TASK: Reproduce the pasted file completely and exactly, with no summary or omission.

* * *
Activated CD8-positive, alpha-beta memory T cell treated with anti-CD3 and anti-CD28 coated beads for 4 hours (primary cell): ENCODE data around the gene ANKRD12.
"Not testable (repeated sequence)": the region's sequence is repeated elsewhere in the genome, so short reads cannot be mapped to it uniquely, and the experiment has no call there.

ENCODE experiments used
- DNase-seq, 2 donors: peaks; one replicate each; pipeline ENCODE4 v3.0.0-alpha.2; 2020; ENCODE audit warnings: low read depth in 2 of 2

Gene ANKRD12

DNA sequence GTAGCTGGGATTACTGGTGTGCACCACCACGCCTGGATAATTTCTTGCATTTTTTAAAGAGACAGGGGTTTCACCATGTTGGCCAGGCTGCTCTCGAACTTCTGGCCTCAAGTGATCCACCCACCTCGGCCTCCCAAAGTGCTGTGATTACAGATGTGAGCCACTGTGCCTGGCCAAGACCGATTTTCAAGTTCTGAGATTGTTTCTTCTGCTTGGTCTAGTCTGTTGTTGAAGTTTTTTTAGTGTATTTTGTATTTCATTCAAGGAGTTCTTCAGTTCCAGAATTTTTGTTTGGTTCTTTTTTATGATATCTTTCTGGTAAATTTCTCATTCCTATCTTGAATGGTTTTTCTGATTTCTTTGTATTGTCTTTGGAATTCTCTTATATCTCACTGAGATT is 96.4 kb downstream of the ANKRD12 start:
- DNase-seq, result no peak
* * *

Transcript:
Activated CD8-positive, alpha-beta memory T cell treated with anti-CD3 and anti-CD28 coated beads for 4 hours (primary cell): ENCODE data around the gene ANKRD12.
"Not testable (repeated sequence)": the region's sequence is repeated elsewhere in the genome, so short reads cannot be mapped to it uniquely, and the experiment has no call there.

ENCODE experiments used
- DNase-seq, 2 donors: peaks; one replicate each; pipeline ENCODE4 v3.0.0-alpha.2; 2020; ENCODE audit warnings: low read depth in 2 of 2

Gene ANKRD12

DNA sequence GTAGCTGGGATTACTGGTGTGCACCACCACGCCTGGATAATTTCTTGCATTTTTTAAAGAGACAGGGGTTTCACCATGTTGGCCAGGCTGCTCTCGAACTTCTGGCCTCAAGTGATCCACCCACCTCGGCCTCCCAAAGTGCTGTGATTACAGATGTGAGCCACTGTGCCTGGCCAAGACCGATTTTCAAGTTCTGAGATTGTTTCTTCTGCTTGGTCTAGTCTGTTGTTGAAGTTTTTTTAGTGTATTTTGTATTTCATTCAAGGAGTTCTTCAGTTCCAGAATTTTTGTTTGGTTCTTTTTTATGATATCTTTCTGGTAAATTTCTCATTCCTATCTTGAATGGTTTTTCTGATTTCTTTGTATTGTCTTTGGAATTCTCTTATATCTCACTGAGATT is 96.4 kb downstream of the ANKRD12 start:
- DNase-seq, result no peak